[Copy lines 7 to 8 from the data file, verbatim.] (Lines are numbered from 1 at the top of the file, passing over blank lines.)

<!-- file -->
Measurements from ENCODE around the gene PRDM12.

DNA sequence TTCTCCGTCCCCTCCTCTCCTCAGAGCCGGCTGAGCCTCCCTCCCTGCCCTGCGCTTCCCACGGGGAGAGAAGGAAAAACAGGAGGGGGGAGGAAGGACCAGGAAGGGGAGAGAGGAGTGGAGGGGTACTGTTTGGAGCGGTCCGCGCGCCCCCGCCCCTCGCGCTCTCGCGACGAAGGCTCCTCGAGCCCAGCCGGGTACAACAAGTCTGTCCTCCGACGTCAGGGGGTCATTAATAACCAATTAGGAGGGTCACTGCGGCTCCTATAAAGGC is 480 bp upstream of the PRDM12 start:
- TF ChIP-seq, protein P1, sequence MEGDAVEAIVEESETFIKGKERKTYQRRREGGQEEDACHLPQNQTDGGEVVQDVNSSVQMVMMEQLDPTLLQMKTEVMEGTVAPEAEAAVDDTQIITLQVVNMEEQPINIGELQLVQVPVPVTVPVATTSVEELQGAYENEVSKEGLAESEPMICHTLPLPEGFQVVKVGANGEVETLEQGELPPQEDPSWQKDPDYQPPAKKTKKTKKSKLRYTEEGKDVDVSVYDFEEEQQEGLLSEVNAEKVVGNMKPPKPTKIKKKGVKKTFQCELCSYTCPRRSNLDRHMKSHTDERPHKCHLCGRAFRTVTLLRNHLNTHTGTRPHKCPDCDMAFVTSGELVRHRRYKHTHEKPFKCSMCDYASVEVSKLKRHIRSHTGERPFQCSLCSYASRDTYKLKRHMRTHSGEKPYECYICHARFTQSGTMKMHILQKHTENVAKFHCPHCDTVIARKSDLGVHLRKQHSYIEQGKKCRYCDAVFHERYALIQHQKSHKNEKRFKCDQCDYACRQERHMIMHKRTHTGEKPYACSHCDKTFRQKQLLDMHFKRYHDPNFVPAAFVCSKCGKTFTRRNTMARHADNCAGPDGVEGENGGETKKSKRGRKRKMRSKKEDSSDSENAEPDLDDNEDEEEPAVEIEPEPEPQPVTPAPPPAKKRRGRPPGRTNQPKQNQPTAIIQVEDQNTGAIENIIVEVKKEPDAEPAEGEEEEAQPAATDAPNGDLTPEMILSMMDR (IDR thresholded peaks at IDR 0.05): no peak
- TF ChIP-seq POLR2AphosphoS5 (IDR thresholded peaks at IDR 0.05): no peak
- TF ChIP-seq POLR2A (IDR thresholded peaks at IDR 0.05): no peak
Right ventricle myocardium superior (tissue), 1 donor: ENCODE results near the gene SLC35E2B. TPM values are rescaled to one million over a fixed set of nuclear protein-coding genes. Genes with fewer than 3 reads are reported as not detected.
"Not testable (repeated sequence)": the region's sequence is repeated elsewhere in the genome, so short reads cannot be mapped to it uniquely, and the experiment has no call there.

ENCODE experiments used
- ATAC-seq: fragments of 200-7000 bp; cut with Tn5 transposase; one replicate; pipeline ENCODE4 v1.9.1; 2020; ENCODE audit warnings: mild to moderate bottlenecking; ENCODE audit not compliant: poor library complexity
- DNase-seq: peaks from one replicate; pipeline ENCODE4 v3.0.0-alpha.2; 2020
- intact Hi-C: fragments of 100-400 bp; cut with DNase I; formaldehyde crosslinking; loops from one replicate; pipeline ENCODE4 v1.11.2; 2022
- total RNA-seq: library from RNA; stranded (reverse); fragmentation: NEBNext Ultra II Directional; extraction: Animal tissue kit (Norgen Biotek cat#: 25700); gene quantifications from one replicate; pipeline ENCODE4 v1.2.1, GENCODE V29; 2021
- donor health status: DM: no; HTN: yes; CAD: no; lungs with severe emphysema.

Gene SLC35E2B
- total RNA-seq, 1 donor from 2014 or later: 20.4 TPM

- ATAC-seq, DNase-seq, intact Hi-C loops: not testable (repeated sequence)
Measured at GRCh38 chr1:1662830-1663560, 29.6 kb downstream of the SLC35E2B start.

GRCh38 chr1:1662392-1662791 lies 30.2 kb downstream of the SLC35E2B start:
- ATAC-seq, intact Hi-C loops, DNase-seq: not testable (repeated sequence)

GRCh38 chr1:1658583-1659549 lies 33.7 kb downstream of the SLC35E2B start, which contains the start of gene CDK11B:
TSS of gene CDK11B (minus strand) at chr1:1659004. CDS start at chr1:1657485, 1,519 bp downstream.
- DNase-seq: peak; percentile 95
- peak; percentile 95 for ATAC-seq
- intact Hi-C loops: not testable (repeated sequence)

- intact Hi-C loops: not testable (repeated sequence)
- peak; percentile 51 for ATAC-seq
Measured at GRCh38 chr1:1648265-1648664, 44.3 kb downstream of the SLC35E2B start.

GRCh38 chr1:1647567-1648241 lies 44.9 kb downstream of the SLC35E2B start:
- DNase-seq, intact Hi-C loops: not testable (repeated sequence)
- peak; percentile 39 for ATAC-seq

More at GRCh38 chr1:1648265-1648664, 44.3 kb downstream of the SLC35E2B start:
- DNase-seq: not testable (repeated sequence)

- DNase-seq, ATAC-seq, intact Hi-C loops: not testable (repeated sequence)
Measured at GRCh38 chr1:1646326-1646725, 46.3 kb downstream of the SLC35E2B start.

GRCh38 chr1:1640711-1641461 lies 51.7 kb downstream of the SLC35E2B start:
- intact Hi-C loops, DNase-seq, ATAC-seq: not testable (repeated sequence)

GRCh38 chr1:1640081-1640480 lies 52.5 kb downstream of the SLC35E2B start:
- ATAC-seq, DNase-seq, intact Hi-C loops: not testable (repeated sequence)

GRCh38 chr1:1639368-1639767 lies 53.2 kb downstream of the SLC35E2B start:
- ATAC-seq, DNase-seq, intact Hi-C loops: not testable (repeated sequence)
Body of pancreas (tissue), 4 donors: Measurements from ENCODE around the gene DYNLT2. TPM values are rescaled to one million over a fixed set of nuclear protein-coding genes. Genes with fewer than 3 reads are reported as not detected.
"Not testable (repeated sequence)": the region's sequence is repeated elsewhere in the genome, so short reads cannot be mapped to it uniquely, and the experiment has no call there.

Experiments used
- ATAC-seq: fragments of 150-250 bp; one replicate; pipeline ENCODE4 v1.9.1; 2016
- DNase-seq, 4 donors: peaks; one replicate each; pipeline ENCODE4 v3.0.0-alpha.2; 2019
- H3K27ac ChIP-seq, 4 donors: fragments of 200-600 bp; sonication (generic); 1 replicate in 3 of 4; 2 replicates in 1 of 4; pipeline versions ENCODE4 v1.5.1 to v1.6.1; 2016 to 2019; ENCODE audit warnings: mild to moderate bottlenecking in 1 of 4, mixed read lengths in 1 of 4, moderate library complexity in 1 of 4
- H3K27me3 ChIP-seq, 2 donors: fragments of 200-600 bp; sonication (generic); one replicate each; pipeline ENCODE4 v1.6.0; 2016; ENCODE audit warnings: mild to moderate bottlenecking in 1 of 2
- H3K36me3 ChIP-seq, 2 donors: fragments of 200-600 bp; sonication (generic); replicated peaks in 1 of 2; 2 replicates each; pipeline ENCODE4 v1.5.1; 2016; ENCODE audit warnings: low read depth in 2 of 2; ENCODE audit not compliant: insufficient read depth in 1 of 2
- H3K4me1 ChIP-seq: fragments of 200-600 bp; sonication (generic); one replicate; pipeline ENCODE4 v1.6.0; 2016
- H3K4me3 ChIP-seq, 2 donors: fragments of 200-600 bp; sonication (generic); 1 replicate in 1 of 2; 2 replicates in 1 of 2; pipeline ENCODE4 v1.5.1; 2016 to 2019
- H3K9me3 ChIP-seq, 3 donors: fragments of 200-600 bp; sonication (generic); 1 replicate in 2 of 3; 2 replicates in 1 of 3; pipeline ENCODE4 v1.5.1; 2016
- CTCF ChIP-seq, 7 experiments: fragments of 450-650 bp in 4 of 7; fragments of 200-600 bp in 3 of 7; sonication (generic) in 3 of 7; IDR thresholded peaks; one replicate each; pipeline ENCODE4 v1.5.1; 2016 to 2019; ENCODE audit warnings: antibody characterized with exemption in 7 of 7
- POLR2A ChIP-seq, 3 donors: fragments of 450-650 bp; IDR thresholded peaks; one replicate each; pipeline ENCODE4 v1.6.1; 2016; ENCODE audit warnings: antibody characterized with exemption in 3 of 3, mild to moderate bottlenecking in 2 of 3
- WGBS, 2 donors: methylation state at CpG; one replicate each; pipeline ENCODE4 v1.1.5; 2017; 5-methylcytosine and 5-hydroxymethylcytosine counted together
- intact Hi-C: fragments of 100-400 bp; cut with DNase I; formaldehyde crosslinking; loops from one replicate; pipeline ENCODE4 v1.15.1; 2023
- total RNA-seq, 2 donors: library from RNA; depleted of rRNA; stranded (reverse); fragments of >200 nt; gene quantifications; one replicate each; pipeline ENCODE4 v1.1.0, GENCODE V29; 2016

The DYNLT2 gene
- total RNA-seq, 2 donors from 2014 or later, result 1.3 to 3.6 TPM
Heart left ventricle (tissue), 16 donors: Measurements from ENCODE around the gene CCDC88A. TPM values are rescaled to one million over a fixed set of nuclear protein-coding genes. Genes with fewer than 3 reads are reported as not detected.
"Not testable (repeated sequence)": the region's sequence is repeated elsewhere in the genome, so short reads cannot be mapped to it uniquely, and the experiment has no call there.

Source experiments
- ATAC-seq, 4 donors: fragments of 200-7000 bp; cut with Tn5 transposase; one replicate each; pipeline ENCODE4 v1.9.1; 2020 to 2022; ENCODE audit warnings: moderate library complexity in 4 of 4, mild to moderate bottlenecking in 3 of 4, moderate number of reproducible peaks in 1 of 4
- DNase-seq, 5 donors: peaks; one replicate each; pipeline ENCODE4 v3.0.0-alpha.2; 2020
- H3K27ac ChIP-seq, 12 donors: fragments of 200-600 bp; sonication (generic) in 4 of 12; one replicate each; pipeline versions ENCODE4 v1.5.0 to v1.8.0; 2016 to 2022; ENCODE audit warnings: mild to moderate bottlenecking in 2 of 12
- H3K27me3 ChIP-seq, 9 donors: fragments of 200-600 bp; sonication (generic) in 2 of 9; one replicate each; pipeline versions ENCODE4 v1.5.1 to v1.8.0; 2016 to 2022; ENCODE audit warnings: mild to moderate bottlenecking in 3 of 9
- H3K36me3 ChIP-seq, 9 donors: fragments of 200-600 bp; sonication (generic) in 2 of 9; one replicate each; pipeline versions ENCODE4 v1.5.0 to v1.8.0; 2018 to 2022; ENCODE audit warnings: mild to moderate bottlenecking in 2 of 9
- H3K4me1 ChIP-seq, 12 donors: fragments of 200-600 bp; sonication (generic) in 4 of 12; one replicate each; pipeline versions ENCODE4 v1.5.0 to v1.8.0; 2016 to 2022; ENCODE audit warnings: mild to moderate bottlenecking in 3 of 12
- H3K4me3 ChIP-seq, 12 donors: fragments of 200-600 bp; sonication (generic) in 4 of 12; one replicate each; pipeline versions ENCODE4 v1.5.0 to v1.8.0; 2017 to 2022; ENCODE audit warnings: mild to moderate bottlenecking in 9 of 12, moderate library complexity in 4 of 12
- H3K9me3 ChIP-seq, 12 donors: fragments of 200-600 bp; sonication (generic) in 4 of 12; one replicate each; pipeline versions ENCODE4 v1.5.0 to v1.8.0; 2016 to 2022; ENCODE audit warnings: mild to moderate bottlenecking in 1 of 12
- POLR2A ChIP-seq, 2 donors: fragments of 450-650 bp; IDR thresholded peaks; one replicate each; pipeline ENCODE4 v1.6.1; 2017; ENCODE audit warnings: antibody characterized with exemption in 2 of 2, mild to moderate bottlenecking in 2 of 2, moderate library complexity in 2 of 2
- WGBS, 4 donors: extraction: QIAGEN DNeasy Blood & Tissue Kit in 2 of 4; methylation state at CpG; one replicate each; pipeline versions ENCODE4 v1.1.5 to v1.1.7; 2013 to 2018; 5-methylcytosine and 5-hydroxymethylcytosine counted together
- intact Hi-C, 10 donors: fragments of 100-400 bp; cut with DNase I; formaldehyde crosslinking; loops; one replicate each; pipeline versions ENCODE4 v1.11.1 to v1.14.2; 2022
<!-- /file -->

"Not testable (repeated sequence)": the region's sequence is repeated elsewhere in the genome, so short reads cannot be mapped to it uniquely, and the experiment has no call there.

ENCODE experiments used